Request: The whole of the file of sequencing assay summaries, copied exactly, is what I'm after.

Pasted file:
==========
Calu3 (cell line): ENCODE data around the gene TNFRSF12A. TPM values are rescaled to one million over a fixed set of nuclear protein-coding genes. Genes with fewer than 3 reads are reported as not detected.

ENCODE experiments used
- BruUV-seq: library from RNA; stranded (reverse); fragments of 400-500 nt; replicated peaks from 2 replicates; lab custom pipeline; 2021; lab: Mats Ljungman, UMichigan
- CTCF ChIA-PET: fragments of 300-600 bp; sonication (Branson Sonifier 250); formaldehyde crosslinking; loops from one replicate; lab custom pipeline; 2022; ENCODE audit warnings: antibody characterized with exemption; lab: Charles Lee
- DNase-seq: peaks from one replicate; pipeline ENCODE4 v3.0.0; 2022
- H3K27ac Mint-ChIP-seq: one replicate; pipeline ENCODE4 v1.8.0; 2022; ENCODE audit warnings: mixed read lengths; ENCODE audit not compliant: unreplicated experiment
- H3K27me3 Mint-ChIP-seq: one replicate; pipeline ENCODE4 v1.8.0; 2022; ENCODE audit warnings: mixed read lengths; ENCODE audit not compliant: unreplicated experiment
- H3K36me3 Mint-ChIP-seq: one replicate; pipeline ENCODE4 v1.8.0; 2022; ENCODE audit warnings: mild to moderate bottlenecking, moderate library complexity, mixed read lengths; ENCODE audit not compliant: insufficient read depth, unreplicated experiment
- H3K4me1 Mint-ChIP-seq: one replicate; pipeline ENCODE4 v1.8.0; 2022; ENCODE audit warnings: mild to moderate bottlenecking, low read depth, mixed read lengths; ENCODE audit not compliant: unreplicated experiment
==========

Calu3 (cell line): ENCODE data around the gene TNFRSF12A. TPM values are rescaled to one million over a fixed set of nuclear protein-coding genes. Genes with fewer than 3 reads are reported as not detected.

ENCODE experiments used
- BruUV-seq: library from RNA; stranded (reverse); fragments of 400-500 nt; replicated peaks from 2 replicates; lab custom pipeline; 2021; lab: Mats Ljungman, UMichigan
- CTCF ChIA-PET: fragments of 300-600 bp; sonication (Branson Sonifier 250); formaldehyde crosslinking; loops from one replicate; lab custom pipeline; 2022; ENCODE audit warnings: antibody characterized with exemption; lab: Charles Lee
- DNase-seq: peaks from one replicate; pipeline ENCODE4 v3.0.0; 2022
- H3K27ac Mint-ChIP-seq: one replicate; pipeline ENCODE4 v1.8.0; 2022; ENCODE audit warnings: mixed read lengths; ENCODE audit not compliant: unreplicated experiment
- H3K27me3 Mint-ChIP-seq: one replicate; pipeline ENCODE4 v1.8.0; 2022; ENCODE audit warnings: mixed read lengths; ENCODE audit not compliant: unreplicated experiment
- H3K36me3 Mint-ChIP-seq: one replicate; pipeline ENCODE4 v1.8.0; 2022; ENCODE audit warnings: mild to moderate bottlenecking, moderate library complexity, mixed read lengths; ENCODE audit not compliant: insufficient read depth, unreplicated experiment
- H3K4me1 Mint-ChIP-seq: one replicate; pipeline ENCODE4 v1.8.0; 2022; ENCODE audit warnings: mild to moderate bottlenecking, low read depth, mixed read lengths; ENCODE audit not compliant: unreplicated experiment